Saudi Looks to Alternatives

As oil prices continue to trade at high levels, many investors are asking what to expect for oil in the second half of the year.


Robert Parker, senior advisor at Credit Suisse said in Riyadh that he thinks "oil settles down between 90 to 100 dollars a barrel, with Brent at 105."

This forecast is in stark contrast to that of JP Morgan's Head of Global Commodities, Blythe Masters, who said that she thinks oil will reach $130 by the end of the third quarter of 2011.

So where do oil prices go from here? There are lots of factors to consider including geopolitical events, supply issues, currency movements and how speculators move the markets. It's difficult to forecast oil prices but what we do know is oil at high prices for a long period of time could stall the global economic recovery and hinder future growth.

Parker made this point and added that the "tipping point for the global economy is oil at ($)135-140, but only if that price is sustained." He went on to explain that the "economics of alternative energy [are] much more attractive" than those of oil.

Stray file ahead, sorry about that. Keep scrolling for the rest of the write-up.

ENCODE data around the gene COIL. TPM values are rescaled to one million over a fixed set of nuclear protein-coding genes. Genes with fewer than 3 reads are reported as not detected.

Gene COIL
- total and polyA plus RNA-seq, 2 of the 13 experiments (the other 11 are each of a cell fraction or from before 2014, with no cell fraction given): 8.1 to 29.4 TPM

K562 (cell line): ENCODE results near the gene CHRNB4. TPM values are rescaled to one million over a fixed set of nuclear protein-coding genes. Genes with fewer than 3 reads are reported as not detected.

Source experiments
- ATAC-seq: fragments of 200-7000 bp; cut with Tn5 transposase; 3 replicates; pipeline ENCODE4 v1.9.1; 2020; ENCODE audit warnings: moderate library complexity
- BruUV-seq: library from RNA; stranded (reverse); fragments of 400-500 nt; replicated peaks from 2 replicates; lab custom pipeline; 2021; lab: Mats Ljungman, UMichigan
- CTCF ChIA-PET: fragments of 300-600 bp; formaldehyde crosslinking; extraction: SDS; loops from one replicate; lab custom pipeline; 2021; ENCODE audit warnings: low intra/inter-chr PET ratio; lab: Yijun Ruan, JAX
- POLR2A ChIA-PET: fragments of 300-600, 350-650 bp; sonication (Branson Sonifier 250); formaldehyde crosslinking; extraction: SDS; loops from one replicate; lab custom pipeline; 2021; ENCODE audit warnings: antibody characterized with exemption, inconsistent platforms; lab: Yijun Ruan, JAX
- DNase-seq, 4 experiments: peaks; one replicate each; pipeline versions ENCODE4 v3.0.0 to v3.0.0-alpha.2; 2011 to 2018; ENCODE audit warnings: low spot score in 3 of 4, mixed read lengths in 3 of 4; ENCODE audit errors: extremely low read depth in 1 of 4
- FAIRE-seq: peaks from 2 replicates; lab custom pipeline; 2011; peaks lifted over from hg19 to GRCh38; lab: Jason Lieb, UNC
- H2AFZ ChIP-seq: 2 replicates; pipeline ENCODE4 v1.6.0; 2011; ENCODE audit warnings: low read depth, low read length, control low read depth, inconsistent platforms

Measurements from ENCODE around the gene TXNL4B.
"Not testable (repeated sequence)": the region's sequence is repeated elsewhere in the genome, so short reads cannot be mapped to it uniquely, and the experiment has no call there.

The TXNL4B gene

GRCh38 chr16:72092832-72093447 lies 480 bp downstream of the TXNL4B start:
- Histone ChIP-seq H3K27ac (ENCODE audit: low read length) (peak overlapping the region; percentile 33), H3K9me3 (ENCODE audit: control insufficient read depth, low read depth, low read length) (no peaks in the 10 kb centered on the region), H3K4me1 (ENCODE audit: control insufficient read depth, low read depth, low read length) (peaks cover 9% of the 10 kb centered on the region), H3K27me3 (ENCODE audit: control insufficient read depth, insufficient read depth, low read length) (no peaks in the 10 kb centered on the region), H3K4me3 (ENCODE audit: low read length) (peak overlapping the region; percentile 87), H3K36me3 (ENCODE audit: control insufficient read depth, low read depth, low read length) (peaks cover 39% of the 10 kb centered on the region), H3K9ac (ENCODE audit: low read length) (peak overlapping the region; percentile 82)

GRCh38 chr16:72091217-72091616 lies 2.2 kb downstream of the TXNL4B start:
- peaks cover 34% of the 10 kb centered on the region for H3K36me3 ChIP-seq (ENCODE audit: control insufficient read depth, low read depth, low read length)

This brings us back to alternative energy: you cannot ignore it. Investment in alternatives hold many benefits: reducing global reliance on oil, offering sustainability and a cleaner environment, and the creation of a new sector to provide jobs and growth.

But is the western world, a main consumer of high-priced oil, the only one with an interest in exploring alternative energy?

Not really. It might surprise you to hear that Saudi Arabia is exploring alternatives with great rigor. Why? Because if Saudi continues to consume oil in line with its projected growth, by 2030 it will be unable to export its oil anymore because it will all be needed for internal consumption.

And Saudi, of course, is currently the world's largest exporter of oil, benefiting from high prices - so its quiet strategy is to explore and invest in alternatives to use such technology at home while continuing to export its black gold.

The race to create viable alternatives to oil is on and the sector presents both private and public equity investment opportunities that can help diversify portfolios - but when looking at this sector, the key is to think globally and remember that some of the best opportunities might be hiding in non-obvious places.